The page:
Most recent policies aimed at mitigating the spread of the novel coronavirus within the United States focus on preventing the transmission of the virus with methods like social distancing, school closures, and paid sick leave. But what drugs are available to treat people once they are infected with the virus? What about drugs that prevent transmission in the first place?
Given that the first cases of COVID-19 emerged less than four months ago, the FDA has not yet approved any drug to specifically treat the novel virus. Even globally, no drug has been proven to effectively treat COVID-19. Clinical trials to evaluate the safety and efficacy of new treatments can take years, though the FDA has mechanisms in place to speed up the process when necessary to “treat serious or life-threatening conditions.” President Trump has publicly called for the agency to do just that for two antiviral drugs, a generic antimalarial drug called hydroxychloroquine and Gilead Sciences’ Remdesivir, which was originally developed as a treatment for SARS and MERS.
The president’s claim at a press conference on Thursday that these two therapies were “essentially approved” to treat COVID-19 is misleading. Neither drug has been approved by the FDA to treat COVID-19, and neither will be approved to treat COVID-19 until months from now, if at all.
As of now, Remdesivir has not been approved by the FDA to treat any condition, let alone COVID-19. A randomized clinical trial of Remdesivir conducted by the National Institute of Allergy and Infectious Diseases is currently underway with patients with laboratory-confirmed novel coronavirus, but it’s still unclear whether the drug effectively fights the virus in human subjects. Some positive anecdotes have emerged, but as of today, there is no solid causal evidence on whether Remdesivir effectively treats COVID-19.
The president’s statement is a bit more accurate in the context of hydroxychloroquine, a generic drug that has been approved for use in the U.S. to treat malaria and other conditions for decades. Aside from some promising anecdotal evidence, though, hydroxychloroquine has not yet been proven definitively to treat COVID-19. Doctors are technically permitted to prescribe hydroxychloroquine off-label, meaning to treat a different condition or indication than the condition the FDA approved it to treat, which applies to patients with COVID-19. Reports of increases in demand for the drug seem to indicate that physicians are doing just that.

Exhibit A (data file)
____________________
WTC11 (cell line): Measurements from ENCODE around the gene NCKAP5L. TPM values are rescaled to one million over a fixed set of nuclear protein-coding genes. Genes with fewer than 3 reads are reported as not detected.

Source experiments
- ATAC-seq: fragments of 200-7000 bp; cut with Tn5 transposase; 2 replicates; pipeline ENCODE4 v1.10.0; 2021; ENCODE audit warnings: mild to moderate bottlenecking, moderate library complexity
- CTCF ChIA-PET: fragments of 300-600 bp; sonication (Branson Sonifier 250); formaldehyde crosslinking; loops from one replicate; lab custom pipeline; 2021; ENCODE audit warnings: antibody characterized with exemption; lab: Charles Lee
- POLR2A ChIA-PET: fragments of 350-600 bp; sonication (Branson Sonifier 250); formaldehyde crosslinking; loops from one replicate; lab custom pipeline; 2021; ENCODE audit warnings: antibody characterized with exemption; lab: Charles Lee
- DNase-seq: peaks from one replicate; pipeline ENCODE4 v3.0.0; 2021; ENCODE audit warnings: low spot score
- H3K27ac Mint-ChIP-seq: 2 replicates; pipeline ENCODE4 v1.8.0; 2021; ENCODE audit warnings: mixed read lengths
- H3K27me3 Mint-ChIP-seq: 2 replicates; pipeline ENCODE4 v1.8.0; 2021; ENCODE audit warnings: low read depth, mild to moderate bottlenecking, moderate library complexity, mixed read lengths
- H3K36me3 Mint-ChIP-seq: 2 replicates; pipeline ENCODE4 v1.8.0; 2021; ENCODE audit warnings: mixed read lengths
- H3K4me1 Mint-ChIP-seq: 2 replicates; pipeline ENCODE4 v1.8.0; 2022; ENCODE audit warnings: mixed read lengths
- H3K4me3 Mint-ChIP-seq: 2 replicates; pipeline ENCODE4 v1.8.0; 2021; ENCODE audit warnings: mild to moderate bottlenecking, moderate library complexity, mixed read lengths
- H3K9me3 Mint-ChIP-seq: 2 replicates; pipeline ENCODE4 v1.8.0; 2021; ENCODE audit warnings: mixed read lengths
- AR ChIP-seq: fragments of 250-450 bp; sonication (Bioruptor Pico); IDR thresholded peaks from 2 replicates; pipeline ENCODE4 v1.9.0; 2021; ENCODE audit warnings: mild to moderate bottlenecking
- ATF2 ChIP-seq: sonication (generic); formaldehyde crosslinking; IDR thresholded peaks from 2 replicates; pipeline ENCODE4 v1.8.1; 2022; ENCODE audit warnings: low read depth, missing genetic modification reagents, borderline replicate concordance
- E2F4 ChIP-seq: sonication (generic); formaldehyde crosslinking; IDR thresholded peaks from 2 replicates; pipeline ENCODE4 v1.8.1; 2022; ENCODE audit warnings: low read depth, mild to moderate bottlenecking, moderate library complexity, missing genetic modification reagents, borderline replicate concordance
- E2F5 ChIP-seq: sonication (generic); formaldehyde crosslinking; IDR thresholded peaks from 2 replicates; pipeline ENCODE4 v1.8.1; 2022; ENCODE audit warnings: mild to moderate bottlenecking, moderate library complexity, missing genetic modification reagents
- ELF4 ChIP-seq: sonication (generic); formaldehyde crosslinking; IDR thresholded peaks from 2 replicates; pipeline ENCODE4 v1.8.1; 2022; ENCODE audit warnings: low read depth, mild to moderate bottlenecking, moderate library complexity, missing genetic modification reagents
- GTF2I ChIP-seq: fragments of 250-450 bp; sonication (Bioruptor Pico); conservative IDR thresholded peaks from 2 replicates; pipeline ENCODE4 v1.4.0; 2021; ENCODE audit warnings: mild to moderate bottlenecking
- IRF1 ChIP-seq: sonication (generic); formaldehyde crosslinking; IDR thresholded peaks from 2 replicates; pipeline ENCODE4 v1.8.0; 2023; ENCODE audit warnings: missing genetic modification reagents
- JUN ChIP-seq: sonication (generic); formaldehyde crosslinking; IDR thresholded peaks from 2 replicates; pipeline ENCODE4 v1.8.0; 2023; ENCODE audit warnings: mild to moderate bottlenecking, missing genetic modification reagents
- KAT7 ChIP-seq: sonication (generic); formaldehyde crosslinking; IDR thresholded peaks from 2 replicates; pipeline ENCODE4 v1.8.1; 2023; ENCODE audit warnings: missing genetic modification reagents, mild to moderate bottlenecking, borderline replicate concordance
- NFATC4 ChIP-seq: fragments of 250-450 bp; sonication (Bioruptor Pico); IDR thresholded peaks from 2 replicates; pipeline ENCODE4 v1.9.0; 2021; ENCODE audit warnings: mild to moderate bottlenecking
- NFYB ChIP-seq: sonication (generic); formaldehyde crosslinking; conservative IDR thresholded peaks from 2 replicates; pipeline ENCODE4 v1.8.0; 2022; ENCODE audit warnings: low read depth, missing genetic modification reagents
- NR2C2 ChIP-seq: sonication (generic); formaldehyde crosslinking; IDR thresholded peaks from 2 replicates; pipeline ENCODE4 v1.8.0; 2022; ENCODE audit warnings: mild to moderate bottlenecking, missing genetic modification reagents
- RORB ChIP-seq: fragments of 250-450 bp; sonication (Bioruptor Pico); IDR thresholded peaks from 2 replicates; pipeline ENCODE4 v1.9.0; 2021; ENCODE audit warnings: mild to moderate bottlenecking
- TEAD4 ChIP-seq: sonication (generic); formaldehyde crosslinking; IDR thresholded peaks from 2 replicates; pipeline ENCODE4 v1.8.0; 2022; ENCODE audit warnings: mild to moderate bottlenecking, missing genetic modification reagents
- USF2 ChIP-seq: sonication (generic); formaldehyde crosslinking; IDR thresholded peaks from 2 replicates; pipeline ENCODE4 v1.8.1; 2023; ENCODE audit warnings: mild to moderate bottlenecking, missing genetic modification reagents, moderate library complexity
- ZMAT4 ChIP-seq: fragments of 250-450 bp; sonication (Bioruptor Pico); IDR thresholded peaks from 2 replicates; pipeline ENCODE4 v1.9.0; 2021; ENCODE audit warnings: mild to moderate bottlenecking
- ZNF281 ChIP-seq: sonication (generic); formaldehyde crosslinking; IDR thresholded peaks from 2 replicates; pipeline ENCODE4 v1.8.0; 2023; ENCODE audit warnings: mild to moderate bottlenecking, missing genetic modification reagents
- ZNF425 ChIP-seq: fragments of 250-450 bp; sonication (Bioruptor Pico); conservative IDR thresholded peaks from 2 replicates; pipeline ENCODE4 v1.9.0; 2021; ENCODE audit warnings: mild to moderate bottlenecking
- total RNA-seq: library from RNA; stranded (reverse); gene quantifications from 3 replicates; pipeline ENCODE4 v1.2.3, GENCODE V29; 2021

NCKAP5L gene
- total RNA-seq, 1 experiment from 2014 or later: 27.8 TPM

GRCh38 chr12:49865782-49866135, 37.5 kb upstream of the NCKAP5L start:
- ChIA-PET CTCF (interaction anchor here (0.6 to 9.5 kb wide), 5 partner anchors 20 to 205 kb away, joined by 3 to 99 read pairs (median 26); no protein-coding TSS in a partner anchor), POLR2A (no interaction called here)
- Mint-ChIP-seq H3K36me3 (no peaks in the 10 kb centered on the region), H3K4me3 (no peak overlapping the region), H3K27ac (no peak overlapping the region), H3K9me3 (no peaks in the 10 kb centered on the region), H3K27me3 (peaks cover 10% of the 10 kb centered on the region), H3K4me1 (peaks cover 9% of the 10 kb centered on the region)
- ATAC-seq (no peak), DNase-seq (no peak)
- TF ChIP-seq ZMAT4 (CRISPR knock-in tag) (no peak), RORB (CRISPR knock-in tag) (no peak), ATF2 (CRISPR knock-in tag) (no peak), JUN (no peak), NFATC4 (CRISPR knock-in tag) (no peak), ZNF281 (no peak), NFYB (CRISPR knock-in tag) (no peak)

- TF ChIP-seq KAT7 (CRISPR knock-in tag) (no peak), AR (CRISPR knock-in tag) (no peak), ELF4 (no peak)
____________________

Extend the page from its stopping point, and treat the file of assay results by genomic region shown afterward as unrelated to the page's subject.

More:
But this spike in prescriptions has led to shortages of the drug, causing dire consequences for patients that need the drug for other conditions such as lupus. In response, Teva Pharmaceutical Industries and Novartis have committed to donating millions of pills to hospitals and pharmacies across the country, and Mylan announced that it will ramp up its production of the drug.
It’s crucial to note that no peer-reviewed clinical evidence exists to support the effectiveness of hydroxychloroquine as a treatment for COVID-19. Physicians are either prescribing the drug to coronavirus patients based on hunches or stockpiling the drug in anticipation of forthcoming research. These off-label prescriptions, based only on doctors’ intuition, could prevent patients with lupus from accessing a drug that they need to survive.
Aside from hydroxychloroquine and Remdesivir, there are quite a few new drugs entering preclinical and Phase I testing to treat COVID-19, though these therapies have little to no documented evidence supporting their safety and efficacy as of now. Some companies are trying to engineer treatments for the virus using antibodies from recovered patients, though these drugs are also still in the early stages of development.
Antiviral treatments like hydroxychloroquine and Remdesivir are not vaccines, though, and some experts aren’t mincing words about the necessity of finding one. In a recent article in The Atlantic, Dr. Aaron Carroll and Dr. Ashish Jha stated that “we need to pour vast sums of intellectual and financial resources into developing a vaccine that would finally bring this nightmare to a close.” The National Institutes of Health announced on Monday that clinical trials had begun in Seattle to test a potential vaccine, a messenger RNA-based therapy that “has shown promise in animal models.” As even President Trump admits, though, “it’s still a long process.” And vaccine development absolutely needs to be thorough in order to prevent harmful complications and anti-vaccination sentiments.
One way to bypass the long process of conducting clinical trials to obtain FDA approval for a new drug, however, is to direct doctors to prescribe existing drugs for the off-label purpose of treating COVID-19. But a substantial body of evidence on the safety and effectiveness of a drug needs to be developed for off-label prescriptions to be advisable or even ethical. That’s why researchers at the Quantitative Biosciences Institute at the University of California are testing existing FDA-approved drugs to try to find an already on-market product that can double as a treatment for COVID-19. It’s also why some promising clinical trials are underway in China to test whether favipiravir, a flu drug, could double as a COVID-19 treatment.
Physicians should always keep the murky ethics of off-label prescribing in mind. But as this pandemic continues to devastate human lives and economies across the globe, though, it’s definitely worth considering whether some risks need to be taken to go on the offensive against the pandemic.